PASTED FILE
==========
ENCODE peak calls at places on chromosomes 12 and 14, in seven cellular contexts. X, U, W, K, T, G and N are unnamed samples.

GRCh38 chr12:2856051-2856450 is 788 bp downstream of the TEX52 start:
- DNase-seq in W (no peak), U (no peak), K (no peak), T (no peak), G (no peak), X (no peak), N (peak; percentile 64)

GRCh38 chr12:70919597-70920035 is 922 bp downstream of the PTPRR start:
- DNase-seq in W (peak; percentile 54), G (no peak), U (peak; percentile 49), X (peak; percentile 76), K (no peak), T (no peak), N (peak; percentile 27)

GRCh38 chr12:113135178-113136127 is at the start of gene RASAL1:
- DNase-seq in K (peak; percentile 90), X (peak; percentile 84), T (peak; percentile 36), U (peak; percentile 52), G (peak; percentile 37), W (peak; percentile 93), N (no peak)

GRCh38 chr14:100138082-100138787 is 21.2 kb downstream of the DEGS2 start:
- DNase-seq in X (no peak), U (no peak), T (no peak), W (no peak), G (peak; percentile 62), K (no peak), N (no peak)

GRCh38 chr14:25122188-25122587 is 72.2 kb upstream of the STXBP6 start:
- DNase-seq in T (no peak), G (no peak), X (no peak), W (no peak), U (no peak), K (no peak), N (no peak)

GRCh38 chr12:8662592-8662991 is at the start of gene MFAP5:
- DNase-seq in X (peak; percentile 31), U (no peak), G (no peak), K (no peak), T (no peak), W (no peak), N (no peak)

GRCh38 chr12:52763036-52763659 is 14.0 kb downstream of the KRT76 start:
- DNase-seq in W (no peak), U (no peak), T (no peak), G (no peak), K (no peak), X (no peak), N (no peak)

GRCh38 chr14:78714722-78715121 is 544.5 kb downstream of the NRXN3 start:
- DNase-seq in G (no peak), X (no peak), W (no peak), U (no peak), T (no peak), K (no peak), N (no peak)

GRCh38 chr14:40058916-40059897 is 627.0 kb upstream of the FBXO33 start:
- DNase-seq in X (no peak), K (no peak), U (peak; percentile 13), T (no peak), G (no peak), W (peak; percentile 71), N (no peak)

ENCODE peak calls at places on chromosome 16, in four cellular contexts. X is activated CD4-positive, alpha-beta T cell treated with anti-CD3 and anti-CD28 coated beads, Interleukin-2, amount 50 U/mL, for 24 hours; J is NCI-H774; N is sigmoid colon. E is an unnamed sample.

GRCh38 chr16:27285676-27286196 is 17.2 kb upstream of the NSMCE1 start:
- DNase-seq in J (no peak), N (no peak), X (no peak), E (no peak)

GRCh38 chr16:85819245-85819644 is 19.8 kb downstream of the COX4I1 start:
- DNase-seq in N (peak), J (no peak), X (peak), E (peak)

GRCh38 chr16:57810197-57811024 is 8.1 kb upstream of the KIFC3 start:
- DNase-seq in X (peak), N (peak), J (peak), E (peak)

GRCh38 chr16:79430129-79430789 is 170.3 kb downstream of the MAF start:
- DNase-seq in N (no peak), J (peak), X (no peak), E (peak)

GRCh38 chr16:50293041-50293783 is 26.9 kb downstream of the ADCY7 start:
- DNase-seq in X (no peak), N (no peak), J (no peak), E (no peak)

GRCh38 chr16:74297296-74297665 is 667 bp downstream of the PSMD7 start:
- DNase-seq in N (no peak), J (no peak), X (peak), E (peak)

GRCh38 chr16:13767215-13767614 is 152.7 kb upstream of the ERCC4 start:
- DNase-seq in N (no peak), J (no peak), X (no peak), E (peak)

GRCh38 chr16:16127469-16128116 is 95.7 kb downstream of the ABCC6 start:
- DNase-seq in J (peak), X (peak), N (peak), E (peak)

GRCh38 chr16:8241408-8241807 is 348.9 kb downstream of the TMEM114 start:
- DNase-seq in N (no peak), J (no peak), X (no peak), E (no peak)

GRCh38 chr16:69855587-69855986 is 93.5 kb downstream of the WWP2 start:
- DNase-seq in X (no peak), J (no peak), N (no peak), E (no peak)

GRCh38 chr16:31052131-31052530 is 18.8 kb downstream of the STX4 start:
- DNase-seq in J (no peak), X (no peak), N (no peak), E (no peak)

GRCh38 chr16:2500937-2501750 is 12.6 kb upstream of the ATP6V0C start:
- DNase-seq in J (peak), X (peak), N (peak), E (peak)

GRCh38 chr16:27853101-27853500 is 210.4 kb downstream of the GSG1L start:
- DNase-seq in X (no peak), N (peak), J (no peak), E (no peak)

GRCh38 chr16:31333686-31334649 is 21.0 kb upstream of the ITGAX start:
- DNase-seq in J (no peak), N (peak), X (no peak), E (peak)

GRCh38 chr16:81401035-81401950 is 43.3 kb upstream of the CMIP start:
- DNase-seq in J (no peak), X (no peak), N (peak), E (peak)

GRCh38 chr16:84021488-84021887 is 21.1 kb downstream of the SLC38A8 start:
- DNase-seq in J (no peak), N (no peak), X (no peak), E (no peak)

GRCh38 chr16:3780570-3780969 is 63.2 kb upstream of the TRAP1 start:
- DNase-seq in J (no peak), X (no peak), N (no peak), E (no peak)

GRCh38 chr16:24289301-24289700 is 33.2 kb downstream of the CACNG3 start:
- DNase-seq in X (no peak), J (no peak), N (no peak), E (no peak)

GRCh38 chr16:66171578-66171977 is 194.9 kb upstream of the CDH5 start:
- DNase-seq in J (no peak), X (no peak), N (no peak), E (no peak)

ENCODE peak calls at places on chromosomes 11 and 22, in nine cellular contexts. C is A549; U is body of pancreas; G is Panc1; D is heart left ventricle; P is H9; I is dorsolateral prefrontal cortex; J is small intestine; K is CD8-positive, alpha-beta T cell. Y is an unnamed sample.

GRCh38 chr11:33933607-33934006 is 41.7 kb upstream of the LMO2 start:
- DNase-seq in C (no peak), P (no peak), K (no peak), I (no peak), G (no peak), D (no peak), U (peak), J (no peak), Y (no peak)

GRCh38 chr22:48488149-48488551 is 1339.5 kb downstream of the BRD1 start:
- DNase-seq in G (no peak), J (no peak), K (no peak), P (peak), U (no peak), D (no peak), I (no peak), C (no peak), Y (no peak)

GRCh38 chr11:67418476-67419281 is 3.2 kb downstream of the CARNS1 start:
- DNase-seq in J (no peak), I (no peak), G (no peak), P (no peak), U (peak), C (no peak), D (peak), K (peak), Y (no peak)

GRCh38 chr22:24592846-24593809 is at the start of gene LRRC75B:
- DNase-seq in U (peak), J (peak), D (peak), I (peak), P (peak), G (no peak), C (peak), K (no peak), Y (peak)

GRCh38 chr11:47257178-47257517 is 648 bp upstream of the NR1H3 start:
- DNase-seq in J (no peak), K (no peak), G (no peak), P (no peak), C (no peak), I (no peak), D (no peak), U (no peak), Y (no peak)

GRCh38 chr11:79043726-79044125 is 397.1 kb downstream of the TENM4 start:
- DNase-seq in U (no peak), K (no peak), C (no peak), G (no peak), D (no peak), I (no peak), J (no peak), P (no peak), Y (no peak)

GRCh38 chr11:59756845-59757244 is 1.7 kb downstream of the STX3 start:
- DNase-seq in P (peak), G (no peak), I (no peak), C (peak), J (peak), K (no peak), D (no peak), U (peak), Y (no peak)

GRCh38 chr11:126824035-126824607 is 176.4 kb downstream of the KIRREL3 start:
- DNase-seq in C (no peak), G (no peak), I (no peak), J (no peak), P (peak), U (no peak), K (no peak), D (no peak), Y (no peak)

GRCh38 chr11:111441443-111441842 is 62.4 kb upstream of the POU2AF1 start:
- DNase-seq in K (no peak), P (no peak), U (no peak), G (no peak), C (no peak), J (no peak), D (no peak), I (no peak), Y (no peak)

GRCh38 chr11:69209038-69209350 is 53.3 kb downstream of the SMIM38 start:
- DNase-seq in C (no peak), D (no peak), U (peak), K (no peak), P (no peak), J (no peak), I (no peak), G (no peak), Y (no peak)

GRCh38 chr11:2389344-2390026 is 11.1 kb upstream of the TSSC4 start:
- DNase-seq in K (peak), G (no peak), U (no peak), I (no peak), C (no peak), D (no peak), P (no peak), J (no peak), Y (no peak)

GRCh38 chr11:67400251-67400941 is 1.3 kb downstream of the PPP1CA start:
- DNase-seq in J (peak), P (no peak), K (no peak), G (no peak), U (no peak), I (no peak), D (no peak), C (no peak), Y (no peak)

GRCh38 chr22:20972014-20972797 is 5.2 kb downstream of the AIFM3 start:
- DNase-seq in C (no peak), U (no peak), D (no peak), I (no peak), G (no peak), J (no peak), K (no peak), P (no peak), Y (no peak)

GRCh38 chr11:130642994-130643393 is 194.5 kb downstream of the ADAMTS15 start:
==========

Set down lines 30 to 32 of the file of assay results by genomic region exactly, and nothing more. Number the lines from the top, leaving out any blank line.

- DNase-seq in X (no peak), N (no peak), J (no peak), E (no peak)

GRCh38 chr16:74297296-74297665 is 667 bp downstream of the PSMD7 start:
- DNase-seq in N (no peak), J (no peak), X (peak), E (peak)